A report by London-based CrossBorder Capital showed capital outflow from the UK of $27bn in August, as investors sell off British assets. Capital outflows are associated with economic uncertainty and, if this monthly figure is anything to go by, no one currently has a clue what’s going on.
These levels are the highest since the collapse of Lehman Brothers in 2008 - even higher than May 2010, when the UK General Election returned a hung Parliament. In August last year, there were capital inflows of £8.9bn.
The inference seems to be clear: investors are getting seriously spooked by the uncertainty over a possible Scottish exit from the UK. ‘Sterling outflows,’ CrossBorder Capital managing director Michael Howell is reported as saying by Reuters, ‘look like intensifying again with the possibility of Scottish independence coming to the front of investors’ minds.’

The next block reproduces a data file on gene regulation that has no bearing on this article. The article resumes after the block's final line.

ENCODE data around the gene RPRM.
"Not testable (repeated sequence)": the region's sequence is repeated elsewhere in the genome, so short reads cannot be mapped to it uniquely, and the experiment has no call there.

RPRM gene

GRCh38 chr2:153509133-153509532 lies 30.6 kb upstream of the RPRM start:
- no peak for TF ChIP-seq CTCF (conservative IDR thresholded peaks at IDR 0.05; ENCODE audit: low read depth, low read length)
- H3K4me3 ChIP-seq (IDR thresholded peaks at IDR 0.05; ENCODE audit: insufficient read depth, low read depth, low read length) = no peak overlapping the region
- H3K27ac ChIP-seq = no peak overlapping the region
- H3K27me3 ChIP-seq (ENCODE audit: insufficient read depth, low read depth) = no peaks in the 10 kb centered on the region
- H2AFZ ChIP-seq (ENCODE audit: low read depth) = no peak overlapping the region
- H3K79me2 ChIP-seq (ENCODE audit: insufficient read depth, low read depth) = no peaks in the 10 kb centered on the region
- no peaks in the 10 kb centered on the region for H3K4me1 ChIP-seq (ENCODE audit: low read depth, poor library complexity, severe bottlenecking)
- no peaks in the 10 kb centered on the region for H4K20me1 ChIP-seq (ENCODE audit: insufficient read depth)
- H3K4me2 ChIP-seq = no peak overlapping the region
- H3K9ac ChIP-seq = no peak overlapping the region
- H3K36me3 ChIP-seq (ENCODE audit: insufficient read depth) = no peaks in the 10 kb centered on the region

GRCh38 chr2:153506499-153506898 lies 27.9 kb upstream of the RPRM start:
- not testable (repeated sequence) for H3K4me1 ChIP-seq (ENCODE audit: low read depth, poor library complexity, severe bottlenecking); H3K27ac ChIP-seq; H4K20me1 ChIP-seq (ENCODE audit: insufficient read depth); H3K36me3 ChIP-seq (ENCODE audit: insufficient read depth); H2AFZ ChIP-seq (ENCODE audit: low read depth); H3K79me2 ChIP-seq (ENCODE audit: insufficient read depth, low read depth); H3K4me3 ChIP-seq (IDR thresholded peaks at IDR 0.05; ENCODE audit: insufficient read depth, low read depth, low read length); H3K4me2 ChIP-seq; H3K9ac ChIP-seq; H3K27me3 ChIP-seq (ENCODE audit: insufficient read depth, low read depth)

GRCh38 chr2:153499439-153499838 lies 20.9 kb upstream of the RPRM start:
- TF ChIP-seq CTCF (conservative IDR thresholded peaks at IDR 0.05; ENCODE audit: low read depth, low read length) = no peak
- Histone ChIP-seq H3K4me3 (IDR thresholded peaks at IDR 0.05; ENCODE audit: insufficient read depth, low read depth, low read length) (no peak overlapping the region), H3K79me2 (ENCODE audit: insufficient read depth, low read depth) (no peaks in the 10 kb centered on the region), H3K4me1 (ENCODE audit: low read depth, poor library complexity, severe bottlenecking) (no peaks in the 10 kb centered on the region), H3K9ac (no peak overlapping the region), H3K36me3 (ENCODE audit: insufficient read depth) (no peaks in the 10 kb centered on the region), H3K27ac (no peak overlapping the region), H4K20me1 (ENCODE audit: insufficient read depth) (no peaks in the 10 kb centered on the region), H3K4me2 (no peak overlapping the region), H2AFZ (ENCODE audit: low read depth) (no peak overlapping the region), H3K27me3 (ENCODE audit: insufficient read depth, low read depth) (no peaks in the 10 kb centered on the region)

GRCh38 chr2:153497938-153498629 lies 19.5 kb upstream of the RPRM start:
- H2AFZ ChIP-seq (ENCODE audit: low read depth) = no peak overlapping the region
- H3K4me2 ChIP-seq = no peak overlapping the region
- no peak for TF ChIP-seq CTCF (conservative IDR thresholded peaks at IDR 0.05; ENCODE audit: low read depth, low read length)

It all sounds nice and plausible, until you look the numbers. The report said that the outflow had been $27bn for August (bad), $26bn for July (still pretty bad) and a whopping $206bn so far this year (hardly great, is it?). But the charge of the Scottish Yes Campaign has been a last minute thing. If Scottish independence were the primary cause, then July’s figure and the figure for the year would not be so high.
There has been volatility in the global markets over the summer, not just in the UK. The role of the Russia-Ukraine, Iraq-Syria, and Israel-Gaza crises cannot be discounted by an overly intense focus on Scotland’s impending decision. In either case, it will be telling what happens to the capital markets after the referendum.